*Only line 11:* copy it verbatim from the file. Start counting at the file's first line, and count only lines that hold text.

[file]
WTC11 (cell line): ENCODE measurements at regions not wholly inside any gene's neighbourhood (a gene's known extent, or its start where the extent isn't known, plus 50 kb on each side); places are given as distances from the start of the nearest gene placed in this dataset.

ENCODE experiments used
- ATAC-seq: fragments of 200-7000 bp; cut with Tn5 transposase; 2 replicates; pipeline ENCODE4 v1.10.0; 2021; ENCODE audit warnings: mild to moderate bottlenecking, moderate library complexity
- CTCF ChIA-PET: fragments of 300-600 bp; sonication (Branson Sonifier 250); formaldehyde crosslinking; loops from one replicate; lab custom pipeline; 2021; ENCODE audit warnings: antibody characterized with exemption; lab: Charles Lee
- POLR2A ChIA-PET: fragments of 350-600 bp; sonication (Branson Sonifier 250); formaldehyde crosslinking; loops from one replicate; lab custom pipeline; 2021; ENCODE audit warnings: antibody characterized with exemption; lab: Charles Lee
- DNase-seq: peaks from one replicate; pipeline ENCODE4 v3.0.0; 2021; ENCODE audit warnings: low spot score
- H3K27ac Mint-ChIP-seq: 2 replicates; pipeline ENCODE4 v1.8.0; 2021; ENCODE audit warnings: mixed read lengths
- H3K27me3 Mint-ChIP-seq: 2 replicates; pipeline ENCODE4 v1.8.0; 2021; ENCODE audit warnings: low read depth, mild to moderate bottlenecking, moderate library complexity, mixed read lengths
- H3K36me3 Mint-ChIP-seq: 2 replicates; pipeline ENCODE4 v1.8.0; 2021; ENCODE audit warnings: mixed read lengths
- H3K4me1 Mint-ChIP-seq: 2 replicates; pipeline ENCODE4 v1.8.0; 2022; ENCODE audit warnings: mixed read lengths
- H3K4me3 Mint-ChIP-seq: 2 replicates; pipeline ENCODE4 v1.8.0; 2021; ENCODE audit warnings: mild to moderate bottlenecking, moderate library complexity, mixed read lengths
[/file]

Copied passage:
- H3K4me3 Mint-ChIP-seq: 2 replicates; pipeline ENCODE4 v1.8.0; 2021; ENCODE audit warnings: mild to moderate bottlenecking, moderate library complexity, mixed read lengths